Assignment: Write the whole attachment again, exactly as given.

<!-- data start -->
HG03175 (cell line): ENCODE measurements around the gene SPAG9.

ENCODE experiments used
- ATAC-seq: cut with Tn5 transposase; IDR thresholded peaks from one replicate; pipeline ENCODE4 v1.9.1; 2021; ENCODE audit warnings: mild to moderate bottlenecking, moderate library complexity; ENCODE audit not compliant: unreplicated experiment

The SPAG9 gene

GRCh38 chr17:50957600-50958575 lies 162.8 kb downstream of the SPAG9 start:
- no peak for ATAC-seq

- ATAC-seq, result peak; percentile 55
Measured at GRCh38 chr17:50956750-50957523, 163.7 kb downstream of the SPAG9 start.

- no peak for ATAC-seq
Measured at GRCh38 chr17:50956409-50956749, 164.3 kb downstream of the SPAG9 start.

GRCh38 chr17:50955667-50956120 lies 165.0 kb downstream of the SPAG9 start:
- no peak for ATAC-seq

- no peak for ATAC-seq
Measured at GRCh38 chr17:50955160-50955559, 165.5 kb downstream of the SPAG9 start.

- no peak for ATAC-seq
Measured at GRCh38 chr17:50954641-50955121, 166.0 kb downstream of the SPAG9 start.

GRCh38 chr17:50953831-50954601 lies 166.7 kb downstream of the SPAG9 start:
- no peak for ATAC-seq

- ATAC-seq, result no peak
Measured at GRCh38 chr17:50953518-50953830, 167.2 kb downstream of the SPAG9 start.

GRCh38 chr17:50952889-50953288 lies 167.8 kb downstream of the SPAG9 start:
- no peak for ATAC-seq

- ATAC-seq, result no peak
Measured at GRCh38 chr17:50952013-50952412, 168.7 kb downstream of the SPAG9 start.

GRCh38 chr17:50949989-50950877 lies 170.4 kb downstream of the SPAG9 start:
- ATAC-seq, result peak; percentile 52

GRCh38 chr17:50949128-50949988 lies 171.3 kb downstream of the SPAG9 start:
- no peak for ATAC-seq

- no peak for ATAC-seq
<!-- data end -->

HG03175 (cell line): ENCODE measurements around the gene SPAG9.

ENCODE experiments used
- ATAC-seq: cut with Tn5 transposase; IDR thresholded peaks from one replicate; pipeline ENCODE4 v1.9.1; 2021; ENCODE audit warnings: mild to moderate bottlenecking, moderate library complexity; ENCODE audit not compliant: unreplicated experiment

The SPAG9 gene

GRCh38 chr17:50957600-50958575 lies 162.8 kb downstream of the SPAG9 start:
- no peak for ATAC-seq

- ATAC-seq, result peak; percentile 55
Measured at GRCh38 chr17:50956750-50957523, 163.7 kb downstream of the SPAG9 start.

- no peak for ATAC-seq
Measured at GRCh38 chr17:50956409-50956749, 164.3 kb downstream of the SPAG9 start.

GRCh38 chr17:50955667-50956120 lies 165.0 kb downstream of the SPAG9 start:
- no peak for ATAC-seq

- no peak for ATAC-seq
Measured at GRCh38 chr17:50955160-50955559, 165.5 kb downstream of the SPAG9 start.

- no peak for ATAC-seq
Measured at GRCh38 chr17:50954641-50955121, 166.0 kb downstream of the SPAG9 start.

GRCh38 chr17:50953831-50954601 lies 166.7 kb downstream of the SPAG9 start:
- no peak for ATAC-seq

- ATAC-seq, result no peak
Measured at GRCh38 chr17:50953518-50953830, 167.2 kb downstream of the SPAG9 start.

GRCh38 chr17:50952889-50953288 lies 167.8 kb downstream of the SPAG9 start:
- no peak for ATAC-seq

- ATAC-seq, result no peak
Measured at GRCh38 chr17:50952013-50952412, 168.7 kb downstream of the SPAG9 start.

GRCh38 chr17:50949989-50950877 lies 170.4 kb downstream of the SPAG9 start:
- ATAC-seq, result peak; percentile 52

GRCh38 chr17:50949128-50949988 lies 171.3 kb downstream of the SPAG9 start:
- no peak for ATAC-seq

- no peak for ATAC-seq